But what they found is there was a slightly lower risk of long-COVID symptoms, and the neuro-psych symptoms were part of the group that seemed to have a lower rate after receiving acute Paxlovid therapy.

So, again, it's a retrospective study. People weren't randomized to getting Paxlovid. So, there might be other features in there that led people to potentially have lower risk of long-COVID. But it sort of goes along with the hypothesis. It's a little similar to our acute HIV studies. Maybe if you control the virus at some level during acute infection, you may be able to stop or ameliorate some of the processes that kick off long term problems.

And again, in that study, some people did get long-COVID who received Paxlovid, but the risk was lower. So, I think that's an important answer to the first part of your question.

The second part of your question is about immunotherapies. And it's an enormous area of focus. So, if you look on for COVID studies, there are many, many studies that are ongoing, worldwide looking at different pathways, JAK pathways, all sorts of just general immune suppressants, immune modulators looking at different approaches.

It's challenging because in fact I don't think there is really convincing evidence yet that when we're looking at people with long-COVID, that they even have, for example, generalized inflammation. It still has not been completely shown. It doesn't mean that they have a normal immune response. And I think some of the really detailed phenotyping and the types of single cell studies that are happening are revealing that there are some potential abnormalities, but the challenges are manifold.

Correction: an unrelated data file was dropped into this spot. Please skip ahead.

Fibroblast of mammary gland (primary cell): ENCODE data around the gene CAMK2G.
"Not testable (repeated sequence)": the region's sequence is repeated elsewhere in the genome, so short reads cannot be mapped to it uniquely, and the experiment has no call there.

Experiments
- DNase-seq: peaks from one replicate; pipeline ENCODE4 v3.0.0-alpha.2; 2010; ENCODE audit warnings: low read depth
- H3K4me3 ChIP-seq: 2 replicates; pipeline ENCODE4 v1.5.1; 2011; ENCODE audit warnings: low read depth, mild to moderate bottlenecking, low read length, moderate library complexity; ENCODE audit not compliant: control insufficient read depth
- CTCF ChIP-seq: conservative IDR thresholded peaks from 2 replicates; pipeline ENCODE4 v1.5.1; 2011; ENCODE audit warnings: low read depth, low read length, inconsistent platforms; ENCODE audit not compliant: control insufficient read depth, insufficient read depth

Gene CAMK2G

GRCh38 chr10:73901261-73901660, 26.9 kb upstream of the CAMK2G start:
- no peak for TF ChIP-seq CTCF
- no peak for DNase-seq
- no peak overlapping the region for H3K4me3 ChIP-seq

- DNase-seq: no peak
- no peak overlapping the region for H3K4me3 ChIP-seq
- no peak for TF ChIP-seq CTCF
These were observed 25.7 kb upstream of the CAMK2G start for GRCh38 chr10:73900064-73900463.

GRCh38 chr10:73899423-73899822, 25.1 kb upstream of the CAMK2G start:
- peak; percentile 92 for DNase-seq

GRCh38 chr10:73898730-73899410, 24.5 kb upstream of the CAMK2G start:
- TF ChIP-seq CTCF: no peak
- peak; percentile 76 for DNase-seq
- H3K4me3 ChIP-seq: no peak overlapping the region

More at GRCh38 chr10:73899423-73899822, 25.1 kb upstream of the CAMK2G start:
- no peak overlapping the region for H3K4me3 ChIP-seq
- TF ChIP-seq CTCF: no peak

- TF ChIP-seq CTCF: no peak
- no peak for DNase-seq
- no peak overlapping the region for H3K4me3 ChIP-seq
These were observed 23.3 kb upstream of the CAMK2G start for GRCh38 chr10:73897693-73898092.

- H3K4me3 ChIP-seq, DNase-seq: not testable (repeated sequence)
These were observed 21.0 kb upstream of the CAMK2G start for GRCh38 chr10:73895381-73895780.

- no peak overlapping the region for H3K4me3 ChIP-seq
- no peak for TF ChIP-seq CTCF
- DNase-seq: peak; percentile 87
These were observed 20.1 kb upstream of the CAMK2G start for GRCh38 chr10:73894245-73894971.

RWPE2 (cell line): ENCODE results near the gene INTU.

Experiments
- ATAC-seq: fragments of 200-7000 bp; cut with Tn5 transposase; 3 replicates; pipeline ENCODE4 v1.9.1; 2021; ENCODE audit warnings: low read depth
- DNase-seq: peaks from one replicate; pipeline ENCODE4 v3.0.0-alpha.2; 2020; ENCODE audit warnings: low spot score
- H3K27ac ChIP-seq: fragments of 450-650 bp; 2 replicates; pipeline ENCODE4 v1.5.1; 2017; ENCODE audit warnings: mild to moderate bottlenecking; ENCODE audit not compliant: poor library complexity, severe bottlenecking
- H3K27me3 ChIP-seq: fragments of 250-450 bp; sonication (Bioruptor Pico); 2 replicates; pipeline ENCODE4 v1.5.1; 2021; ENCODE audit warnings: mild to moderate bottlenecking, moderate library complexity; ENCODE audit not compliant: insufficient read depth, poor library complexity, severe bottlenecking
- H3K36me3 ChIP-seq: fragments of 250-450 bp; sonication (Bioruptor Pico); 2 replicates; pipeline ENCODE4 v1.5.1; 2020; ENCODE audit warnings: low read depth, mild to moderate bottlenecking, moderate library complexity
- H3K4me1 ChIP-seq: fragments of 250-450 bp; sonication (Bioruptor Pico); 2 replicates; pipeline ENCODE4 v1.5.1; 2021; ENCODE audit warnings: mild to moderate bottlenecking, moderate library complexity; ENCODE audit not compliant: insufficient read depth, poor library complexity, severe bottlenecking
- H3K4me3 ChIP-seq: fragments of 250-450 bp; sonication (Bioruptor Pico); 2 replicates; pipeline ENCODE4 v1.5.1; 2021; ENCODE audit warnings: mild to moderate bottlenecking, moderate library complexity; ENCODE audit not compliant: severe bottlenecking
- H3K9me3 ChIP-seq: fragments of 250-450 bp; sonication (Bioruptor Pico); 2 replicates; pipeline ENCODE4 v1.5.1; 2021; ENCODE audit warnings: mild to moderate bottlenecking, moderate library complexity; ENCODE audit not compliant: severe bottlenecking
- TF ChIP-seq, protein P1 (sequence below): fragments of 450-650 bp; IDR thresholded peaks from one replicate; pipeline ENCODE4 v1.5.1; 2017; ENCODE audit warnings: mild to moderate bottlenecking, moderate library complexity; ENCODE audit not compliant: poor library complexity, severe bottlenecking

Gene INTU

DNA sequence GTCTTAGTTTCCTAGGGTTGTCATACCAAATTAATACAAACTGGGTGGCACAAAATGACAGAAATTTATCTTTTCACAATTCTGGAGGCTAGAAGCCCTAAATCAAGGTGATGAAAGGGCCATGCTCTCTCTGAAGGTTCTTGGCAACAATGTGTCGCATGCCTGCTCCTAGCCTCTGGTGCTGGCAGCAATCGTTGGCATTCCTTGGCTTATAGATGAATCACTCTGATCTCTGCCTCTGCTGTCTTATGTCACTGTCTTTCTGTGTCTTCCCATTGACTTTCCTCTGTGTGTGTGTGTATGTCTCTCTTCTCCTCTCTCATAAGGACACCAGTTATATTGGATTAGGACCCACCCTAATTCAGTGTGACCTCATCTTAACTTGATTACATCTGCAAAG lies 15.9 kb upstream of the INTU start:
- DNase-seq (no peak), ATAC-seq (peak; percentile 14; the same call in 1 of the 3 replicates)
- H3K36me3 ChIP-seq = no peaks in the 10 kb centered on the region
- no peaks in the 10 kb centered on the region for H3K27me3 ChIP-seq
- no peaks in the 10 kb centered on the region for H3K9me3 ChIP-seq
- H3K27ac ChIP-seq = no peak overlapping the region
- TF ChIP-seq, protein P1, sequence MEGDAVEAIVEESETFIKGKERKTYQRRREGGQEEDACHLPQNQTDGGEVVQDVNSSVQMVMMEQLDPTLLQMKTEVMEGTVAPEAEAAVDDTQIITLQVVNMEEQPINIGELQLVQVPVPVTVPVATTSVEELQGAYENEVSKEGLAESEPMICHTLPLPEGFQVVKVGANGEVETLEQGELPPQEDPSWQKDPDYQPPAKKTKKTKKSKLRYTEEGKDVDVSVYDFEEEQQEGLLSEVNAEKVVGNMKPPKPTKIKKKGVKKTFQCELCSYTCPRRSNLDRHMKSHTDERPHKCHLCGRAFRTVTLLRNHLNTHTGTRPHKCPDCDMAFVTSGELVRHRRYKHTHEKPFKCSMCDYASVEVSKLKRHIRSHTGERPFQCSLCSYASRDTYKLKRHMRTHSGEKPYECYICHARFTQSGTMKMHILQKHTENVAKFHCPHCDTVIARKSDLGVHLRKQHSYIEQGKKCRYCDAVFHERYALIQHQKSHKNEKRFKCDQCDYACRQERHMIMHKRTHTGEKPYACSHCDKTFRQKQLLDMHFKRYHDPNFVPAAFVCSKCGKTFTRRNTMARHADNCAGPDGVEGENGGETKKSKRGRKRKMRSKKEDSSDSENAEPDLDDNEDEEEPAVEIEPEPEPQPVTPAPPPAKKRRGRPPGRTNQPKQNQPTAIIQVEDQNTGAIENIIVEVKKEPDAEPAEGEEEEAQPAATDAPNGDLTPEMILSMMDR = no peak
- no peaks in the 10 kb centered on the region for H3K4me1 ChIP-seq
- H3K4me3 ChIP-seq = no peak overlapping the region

One is that, again, you can't group everybody with long-COVID and try to study them all the same way, because clearly there are different organ systems involved, there are different degrees of things involved and there's a lot of overlap with other conditions. And so, trying to do a clinical intervention trial, you have to really select the right group to study.

And the other thing is, I think there's probably myriad causes of long-COVID. Some may be persistent inflammation, maybe in some cases it's autoimmunity. I haven't even mentioned vascular dysfunction, but microvascular dysfunction, it looks like part of the pathway in acute COVID.

And so, these trials are getting started mostly because there's such an immense pressure to try to intervene. Also, with the hope that studying the biology during the interventional trials will be revealing. And I think that's reasonable. But it's difficult to really figure out exactly, if a patient in front of you step into a clinical trial, which one, what's the right thing to do?

DR. GORDON: Well, there's certainly a lot of equipoise in our hypotheses around what is going to be effective in helping people. So, those of you who are out there with long-COVID think about a clinical trial. Let's get you into one and see if we can't figure out what to do for people who are continuing to be infected. We're still getting more COVID infections. We're still getting more cases of long-COVID. Let's see what we can learn to help people, because there are significant psychiatric symptoms in the context of long-COVID. And so, it's really important voice.